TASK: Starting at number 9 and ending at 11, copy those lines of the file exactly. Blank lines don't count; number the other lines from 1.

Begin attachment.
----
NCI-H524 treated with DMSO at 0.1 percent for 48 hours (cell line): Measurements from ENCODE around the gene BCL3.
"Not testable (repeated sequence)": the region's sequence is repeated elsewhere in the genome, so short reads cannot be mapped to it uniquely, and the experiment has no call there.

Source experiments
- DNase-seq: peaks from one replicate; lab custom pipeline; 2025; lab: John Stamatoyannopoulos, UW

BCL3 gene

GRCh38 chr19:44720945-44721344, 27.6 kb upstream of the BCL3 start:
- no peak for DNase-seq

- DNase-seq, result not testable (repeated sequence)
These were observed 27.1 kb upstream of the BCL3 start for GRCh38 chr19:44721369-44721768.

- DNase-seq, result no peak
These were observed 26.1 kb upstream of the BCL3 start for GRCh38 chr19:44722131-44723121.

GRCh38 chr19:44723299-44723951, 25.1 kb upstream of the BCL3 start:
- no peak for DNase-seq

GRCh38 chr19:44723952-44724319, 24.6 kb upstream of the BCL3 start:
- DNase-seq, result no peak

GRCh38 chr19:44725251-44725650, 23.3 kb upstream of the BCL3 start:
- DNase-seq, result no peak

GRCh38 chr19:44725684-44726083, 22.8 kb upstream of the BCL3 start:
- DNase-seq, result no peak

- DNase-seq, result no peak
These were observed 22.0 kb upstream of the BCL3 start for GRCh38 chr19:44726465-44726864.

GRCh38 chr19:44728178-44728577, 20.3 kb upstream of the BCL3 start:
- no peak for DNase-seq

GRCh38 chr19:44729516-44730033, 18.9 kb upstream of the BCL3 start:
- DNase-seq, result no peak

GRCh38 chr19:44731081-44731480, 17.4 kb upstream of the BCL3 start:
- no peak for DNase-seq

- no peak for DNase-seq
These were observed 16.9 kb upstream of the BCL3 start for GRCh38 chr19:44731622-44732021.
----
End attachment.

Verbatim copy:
These were observed 27.1 kb upstream of the BCL3 start for GRCh38 chr19:44721369-44721768.

- DNase-seq, result no peak
These were observed 26.1 kb upstream of the BCL3 start for GRCh38 chr19:44722131-44723121.